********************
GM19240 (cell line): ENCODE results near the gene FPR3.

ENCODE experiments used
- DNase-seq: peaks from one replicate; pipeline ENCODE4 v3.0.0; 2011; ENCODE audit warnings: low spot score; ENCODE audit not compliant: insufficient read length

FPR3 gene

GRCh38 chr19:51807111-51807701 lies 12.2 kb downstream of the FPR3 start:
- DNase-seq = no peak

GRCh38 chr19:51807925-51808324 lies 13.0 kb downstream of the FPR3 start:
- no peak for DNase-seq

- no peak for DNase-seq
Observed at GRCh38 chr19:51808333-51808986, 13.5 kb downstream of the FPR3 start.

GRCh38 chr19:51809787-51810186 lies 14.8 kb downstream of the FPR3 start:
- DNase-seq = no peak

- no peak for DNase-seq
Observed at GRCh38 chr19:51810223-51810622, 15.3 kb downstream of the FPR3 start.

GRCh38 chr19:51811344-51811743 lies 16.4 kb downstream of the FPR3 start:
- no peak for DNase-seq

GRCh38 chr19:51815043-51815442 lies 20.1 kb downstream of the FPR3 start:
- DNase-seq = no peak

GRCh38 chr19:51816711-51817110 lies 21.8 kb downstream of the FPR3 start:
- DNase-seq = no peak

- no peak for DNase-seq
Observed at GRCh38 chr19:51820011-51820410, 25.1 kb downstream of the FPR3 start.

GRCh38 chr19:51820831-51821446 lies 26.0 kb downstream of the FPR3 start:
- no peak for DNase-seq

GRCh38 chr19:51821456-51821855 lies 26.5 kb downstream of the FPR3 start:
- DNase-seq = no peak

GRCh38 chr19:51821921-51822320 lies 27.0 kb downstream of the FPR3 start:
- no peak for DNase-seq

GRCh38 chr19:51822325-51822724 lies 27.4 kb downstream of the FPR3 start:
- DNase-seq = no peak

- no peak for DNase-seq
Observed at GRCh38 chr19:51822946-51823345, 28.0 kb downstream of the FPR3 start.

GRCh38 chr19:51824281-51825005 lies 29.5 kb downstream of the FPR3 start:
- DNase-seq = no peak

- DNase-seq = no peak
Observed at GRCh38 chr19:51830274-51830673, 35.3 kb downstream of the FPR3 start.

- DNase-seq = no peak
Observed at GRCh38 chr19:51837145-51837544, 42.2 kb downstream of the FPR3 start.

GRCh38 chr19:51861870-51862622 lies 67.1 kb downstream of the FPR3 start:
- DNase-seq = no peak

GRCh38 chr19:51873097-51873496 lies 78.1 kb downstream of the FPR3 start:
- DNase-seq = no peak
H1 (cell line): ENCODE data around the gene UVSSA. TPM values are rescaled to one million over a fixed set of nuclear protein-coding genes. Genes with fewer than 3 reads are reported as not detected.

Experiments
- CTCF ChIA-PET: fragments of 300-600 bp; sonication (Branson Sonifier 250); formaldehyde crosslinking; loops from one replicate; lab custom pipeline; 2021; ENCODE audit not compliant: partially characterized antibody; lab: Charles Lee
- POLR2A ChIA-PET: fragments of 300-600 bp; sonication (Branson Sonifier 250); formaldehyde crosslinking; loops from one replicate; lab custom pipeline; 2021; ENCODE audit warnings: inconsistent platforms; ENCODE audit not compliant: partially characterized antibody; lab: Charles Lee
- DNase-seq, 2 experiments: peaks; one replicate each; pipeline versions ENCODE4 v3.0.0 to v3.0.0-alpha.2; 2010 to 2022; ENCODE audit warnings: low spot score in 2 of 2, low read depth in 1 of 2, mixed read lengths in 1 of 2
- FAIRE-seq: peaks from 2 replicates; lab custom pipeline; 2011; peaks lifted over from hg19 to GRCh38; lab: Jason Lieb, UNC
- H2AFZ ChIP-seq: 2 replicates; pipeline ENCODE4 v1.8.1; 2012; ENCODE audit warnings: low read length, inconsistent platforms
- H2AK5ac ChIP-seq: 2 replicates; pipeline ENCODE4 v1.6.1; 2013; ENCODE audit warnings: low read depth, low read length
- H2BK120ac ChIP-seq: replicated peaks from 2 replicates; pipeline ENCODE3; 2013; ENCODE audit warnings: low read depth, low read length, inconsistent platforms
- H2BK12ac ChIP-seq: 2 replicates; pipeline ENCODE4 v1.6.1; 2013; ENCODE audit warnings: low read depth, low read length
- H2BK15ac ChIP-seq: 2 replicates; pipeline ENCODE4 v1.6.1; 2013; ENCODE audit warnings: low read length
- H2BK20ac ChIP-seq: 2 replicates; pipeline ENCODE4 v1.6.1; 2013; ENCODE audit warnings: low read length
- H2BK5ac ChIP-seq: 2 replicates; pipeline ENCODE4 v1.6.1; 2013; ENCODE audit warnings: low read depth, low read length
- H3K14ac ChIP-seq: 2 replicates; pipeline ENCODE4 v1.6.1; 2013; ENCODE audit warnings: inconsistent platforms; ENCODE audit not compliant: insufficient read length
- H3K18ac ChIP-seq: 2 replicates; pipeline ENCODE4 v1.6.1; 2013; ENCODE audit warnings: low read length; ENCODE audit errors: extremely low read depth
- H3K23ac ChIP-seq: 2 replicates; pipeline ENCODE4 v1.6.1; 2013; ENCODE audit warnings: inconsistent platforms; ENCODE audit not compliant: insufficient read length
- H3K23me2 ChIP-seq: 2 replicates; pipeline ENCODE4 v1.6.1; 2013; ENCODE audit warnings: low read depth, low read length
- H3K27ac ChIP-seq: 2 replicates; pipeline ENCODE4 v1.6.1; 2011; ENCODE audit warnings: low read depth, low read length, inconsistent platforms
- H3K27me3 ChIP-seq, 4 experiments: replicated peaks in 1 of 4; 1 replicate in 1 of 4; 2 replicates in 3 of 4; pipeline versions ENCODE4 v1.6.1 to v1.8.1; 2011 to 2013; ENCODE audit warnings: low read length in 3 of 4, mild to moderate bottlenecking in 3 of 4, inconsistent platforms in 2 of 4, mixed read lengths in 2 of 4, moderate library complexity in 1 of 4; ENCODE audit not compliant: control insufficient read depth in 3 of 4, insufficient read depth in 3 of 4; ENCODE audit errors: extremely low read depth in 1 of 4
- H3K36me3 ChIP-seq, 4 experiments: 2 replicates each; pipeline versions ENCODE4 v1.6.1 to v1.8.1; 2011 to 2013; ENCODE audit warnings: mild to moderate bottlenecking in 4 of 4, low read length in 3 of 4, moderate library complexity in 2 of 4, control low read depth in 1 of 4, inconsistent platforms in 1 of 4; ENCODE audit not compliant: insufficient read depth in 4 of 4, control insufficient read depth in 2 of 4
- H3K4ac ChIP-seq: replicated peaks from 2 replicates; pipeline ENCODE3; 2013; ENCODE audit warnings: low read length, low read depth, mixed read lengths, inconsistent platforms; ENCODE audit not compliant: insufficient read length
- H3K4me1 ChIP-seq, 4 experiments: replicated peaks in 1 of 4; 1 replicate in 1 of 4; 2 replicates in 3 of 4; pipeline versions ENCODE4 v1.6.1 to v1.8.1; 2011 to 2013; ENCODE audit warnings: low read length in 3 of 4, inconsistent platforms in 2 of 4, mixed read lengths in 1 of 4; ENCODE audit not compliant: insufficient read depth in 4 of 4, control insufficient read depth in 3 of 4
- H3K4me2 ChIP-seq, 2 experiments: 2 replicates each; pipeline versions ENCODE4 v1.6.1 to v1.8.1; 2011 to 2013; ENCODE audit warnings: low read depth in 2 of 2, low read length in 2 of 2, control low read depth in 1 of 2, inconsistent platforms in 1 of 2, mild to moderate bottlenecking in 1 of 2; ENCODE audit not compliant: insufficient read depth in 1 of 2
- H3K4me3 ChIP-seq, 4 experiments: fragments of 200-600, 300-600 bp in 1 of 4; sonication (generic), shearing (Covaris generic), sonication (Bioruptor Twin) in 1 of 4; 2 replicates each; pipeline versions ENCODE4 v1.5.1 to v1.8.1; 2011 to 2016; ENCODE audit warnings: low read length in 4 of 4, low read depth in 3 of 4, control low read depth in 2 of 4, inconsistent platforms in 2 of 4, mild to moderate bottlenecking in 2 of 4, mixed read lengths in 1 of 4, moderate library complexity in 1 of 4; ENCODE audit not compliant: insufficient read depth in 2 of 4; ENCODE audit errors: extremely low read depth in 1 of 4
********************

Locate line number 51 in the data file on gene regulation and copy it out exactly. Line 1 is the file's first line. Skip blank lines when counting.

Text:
- H2BK120ac ChIP-seq: replicated peaks from 2 replicates; pipeline ENCODE3; 2013; ENCODE audit warnings: low read depth, low read length, inconsistent platforms